As we toured a rick house, we learned a couple of interesting facts. One, there is no fire suppression equipment inside. Rather, it is hoped through good prevention, disasters can be averted. In addition, our guide pointed out a plumb-bob and line. Found in each of the corners of the warehouse, these provide valuable insight as to the slightest shift (or lean) in the building. Barrels can then be moved inside the rickhouse to bring the building back in plumb. That was interesting - it makes sense - and hopefully disasters can be averted like those at Barton and O.Z. Tyler.



At the edge of the warehousing area are two more rickhouses, identical to the others, but bearing the IJW Whiskey moniker. When I asked the guide about the two warehouses, he shared that Wilderness Trail is a contract distiller for IJW Whiskey (you can find some of IJW's brands, including First Call and McFarlane's at Total Wine).



Throughout the tour, our guide was assisted by Cooper - a black and white cat. We were told that Cooper provides quality assurance for the guests, ensuring guides deliver a stellar experience. Cooper was often found playing underneath the stills, sunning on the rickhouse loading dock, or carefully following guests as he weaved between barrels. With all that, I've worked up a thirst, so we headed back to the gift shop for our tasting.


The Tasting


We returned to where we started in the gift shop and tasting area. Guests are able to order several craft cocktails and flights in addition to the tasting. The barrel-table was set with a barrel-proof rye, their flagship Bottled-in-Bond wheated bourbon, Bottled-in-Bond small batch bourbon (high rye), and a 6-year rendition of their small batch bourbon along with a locally homemade bourbon ball (available for purchase - which we did - these were delish!).



Wilderness Trail Rye Barrel Proof: Our bottle was a low 102 barrel proof rendition, with a mash bill of 56% rye, 33% corn, and 11% malted barley. Like all of WT's products, it is non-chill filtered, allowing more oils and esters to remain in the finished product allowing a great mouthfeel. Rye whiskeys typically mature a little quicker than bourbons; I believe this was a 3-year version. Even so, there was oak and spice up front, but balanced well with butterscotch notes - ideal for an Old Fashioned or Kentucky Mule.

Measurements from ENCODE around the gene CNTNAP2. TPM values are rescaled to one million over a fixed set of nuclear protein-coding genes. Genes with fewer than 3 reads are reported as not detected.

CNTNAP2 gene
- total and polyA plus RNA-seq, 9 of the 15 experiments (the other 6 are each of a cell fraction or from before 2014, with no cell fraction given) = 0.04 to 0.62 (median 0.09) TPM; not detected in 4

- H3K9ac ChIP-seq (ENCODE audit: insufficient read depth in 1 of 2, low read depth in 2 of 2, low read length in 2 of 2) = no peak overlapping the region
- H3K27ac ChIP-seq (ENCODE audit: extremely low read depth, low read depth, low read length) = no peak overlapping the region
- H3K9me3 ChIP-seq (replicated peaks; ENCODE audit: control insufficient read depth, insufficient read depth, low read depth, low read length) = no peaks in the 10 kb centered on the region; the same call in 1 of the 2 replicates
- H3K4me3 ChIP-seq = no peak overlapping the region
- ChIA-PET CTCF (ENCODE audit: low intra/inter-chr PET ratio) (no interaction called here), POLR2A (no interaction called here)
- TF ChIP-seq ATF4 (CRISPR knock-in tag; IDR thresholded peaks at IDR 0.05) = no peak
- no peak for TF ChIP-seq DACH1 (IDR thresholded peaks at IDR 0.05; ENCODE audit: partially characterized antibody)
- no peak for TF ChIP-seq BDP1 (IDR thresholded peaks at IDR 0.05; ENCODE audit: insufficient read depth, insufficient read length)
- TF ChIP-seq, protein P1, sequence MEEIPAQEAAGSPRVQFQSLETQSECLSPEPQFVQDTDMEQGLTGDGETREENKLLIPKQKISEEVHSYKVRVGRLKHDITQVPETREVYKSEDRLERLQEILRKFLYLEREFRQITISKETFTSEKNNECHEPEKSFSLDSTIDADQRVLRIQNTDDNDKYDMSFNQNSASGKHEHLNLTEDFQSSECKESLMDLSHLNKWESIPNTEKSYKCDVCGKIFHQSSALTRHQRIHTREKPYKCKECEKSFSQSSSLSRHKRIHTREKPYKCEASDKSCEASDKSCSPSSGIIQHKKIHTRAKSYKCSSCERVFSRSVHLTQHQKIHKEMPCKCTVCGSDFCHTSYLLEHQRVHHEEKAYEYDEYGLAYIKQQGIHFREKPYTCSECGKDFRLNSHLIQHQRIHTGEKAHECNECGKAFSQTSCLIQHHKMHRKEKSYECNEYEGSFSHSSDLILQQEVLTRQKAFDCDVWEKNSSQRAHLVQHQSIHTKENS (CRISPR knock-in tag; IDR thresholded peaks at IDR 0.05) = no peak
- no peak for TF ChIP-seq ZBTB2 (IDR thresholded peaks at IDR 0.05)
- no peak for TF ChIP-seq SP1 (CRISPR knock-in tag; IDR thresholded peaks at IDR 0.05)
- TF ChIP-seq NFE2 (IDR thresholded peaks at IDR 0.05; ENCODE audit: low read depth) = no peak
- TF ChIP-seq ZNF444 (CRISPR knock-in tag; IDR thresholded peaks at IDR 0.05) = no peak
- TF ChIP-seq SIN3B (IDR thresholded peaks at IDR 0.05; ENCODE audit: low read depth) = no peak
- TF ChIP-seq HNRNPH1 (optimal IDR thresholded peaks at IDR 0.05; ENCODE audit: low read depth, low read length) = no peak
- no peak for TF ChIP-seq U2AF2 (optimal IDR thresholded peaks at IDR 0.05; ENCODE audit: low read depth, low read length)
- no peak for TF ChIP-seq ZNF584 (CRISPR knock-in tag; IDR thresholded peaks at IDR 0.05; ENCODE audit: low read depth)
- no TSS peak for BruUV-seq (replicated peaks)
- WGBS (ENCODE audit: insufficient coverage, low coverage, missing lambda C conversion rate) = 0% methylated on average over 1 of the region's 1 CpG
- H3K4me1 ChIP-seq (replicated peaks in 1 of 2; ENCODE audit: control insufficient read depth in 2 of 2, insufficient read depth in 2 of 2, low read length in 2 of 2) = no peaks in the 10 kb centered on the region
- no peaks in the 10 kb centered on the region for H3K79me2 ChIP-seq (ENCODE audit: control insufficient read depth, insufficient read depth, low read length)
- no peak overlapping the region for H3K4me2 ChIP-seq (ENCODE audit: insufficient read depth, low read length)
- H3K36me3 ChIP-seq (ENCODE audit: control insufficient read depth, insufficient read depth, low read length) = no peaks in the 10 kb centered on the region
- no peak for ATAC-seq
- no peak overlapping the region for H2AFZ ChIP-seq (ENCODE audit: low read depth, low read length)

Wilderness Trail Wheated Bottle-in-Bond: I appreciate that when it comes to bourbon, Shane and Pat waited to deliver a Bottled-in-Bond product, requiring adherence to additional standards, including a higher proof (100 proof) and a 4-year age statement. The mash bill is 64% corn, 24% wheat, and 12% malted barley, with the corn and wheat grown locally, and the rye coming from elsewhere in the Commonwealth. This delivers tons of sweet corn-on-the-cob along with honey and spice followed by a light pepper heat. I've shared before that I'd love to see what this tastes with a couple more years of age on it.


Wilderness Trail Small Batch Bottled-in-Bond: Similar to their flagship version, their small batch is a Bottled-in-Bond expression, made from batches of 10-12 barrels. The mash bill here is 64% corn, 24% rye, and 12% malted barley. I'd normally say I'm a wheated bourbon fan instead of a high rye expression, but this one hits my palate nicely. Small Batch brings loads of vanilla, corn, butterscotch, marzipan, and fruits balanced with baking spices. This feels more complex than their wheated bourbon and is my favorite of the two.


Wilderness Trail 6-Year Small Batch Bottled-in-Bond: I wondered what WT's bourbon would taste like with a couple more years added, and my wish has been granted. This was the darkest of the four whiskeys we tasted and was exceedingly rich with vanilla toffee, butterscotch, and layered with warm fruit compote topped with vanilla cream. More vanilla was present on the finish and was balanced with a little spice and toasted oak. My wife, a non-bourbon drinker just "along for the ride", quickly said after she sipped this one, "Oh you have to get a bottle of this. I'd even drink this, it's so good." I couldn't agree more. Thanks for giving me permission!



Overall


I've had the pleasure of touring some of the largest and most storied distilleries as well as some of the smallest. It is incredibly humbling to see the brand that Shane and Pat are building, doing things right, and focusing on high-quality bottled-in-bond and longer-aged products than many newer start-ups.


The growth they're experiencing is amazing, as well - a testament to the quality product they're producing. As we watched trusses being installed on two of their newest rickhouses, I can hardly comprehend the growth we were witnessing. Someday, I'm certain we'll visit again and look back on the "early days” of Wilderness Trail. In the meantime, be sure to visit, take it in, and enjoy the quality spirits produced today that are a testament to the legacy being written.